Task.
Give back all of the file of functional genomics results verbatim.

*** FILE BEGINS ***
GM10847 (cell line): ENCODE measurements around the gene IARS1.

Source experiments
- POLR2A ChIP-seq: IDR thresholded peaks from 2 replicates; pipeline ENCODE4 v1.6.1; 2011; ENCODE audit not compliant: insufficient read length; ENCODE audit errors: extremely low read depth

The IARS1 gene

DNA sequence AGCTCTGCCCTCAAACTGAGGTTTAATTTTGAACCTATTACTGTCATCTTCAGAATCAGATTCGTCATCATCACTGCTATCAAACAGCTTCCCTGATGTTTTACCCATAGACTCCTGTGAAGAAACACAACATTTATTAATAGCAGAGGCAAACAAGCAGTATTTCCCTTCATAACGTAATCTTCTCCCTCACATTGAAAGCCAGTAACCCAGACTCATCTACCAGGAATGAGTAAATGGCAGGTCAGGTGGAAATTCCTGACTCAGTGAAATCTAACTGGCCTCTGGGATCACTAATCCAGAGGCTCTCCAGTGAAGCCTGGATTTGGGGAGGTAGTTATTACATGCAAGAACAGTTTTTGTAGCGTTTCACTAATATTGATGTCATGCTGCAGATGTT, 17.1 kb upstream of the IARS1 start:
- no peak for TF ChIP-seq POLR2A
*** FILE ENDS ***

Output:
GM10847 (cell line): ENCODE measurements around the gene IARS1.

Source experiments
- POLR2A ChIP-seq: IDR thresholded peaks from 2 replicates; pipeline ENCODE4 v1.6.1; 2011; ENCODE audit not compliant: insufficient read length; ENCODE audit errors: extremely low read depth

The IARS1 gene

DNA sequence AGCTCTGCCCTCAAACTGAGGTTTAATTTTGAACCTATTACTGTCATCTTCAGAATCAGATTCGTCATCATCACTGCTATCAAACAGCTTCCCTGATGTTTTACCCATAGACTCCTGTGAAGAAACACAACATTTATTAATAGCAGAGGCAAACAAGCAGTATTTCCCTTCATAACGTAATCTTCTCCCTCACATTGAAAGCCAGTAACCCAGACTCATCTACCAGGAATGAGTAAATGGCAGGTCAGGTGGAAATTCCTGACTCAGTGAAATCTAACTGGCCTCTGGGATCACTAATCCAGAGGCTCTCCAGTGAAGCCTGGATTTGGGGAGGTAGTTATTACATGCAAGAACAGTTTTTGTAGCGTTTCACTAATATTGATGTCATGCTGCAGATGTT, 17.1 kb upstream of the IARS1 start:
- no peak for TF ChIP-seq POLR2A